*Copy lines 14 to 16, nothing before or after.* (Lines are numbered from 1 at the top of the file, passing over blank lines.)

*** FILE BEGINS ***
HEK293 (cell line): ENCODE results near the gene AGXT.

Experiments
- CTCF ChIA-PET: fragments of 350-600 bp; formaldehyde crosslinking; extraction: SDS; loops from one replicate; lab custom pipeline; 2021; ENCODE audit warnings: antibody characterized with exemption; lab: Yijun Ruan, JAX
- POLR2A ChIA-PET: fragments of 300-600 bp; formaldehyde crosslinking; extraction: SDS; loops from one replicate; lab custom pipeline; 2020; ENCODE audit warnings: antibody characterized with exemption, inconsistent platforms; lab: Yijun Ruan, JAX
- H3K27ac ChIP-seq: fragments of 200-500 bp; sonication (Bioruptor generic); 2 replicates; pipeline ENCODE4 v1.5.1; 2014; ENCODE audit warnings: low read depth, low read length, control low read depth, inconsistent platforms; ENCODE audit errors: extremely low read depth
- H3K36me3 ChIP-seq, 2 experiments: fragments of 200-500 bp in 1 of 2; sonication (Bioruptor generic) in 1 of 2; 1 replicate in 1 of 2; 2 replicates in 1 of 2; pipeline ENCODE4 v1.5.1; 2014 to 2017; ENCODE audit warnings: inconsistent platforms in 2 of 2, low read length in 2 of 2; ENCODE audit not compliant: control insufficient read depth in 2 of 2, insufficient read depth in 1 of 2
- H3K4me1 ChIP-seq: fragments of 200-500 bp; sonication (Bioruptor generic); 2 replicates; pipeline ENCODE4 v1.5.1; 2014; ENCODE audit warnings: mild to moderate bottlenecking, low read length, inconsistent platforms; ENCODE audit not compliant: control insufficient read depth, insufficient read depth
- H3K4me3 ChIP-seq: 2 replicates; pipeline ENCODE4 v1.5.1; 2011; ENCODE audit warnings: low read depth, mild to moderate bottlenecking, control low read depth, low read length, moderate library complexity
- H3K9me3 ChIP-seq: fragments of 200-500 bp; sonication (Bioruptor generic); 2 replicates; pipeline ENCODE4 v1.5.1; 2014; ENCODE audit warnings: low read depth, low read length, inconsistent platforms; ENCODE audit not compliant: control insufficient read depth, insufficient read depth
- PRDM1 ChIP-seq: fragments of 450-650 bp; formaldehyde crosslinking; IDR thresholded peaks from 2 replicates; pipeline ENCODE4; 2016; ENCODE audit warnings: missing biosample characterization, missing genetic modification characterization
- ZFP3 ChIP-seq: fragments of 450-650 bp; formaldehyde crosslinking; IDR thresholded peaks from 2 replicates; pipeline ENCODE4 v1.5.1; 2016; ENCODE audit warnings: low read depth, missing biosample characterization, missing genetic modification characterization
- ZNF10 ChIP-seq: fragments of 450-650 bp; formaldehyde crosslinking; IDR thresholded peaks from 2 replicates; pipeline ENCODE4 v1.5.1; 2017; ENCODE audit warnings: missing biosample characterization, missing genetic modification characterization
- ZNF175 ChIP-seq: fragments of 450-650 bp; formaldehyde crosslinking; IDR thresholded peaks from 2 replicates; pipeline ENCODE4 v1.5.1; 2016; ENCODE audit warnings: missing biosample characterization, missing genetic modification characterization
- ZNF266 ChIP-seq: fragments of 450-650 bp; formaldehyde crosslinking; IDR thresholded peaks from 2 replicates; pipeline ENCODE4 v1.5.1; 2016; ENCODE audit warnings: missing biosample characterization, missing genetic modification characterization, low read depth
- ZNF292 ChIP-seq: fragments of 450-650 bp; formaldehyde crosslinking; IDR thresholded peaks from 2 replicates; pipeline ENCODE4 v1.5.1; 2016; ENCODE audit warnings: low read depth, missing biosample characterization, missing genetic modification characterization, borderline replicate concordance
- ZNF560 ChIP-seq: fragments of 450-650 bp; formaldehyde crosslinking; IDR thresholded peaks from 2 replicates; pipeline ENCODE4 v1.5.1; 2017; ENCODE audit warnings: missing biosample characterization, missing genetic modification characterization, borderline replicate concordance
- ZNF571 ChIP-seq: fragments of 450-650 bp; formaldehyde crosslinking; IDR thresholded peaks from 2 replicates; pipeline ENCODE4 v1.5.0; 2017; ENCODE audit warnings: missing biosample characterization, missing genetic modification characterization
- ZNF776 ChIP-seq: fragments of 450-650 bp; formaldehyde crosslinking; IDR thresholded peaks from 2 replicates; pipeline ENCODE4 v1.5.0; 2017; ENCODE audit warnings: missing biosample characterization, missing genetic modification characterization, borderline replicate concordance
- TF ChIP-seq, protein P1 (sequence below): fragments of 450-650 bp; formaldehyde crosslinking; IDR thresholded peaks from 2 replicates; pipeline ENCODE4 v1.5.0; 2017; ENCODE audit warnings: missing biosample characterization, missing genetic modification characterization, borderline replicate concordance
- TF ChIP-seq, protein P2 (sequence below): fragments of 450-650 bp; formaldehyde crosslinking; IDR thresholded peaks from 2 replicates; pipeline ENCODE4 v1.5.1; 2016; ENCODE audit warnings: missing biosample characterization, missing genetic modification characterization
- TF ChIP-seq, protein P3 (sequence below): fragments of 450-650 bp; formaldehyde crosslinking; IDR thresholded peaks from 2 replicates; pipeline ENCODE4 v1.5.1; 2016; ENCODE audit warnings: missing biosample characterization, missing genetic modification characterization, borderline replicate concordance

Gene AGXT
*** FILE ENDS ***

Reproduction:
- ZNF266 ChIP-seq: fragments of 450-650 bp; formaldehyde crosslinking; IDR thresholded peaks from 2 replicates; pipeline ENCODE4 v1.5.1; 2016; ENCODE audit warnings: missing biosample characterization, missing genetic modification characterization, low read depth
- ZNF292 ChIP-seq: fragments of 450-650 bp; formaldehyde crosslinking; IDR thresholded peaks from 2 replicates; pipeline ENCODE4 v1.5.1; 2016; ENCODE audit warnings: low read depth, missing biosample characterization, missing genetic modification characterization, borderline replicate concordance
- ZNF560 ChIP-seq: fragments of 450-650 bp; formaldehyde crosslinking; IDR thresholded peaks from 2 replicates; pipeline ENCODE4 v1.5.1; 2017; ENCODE audit warnings: missing biosample characterization, missing genetic modification characterization, borderline replicate concordance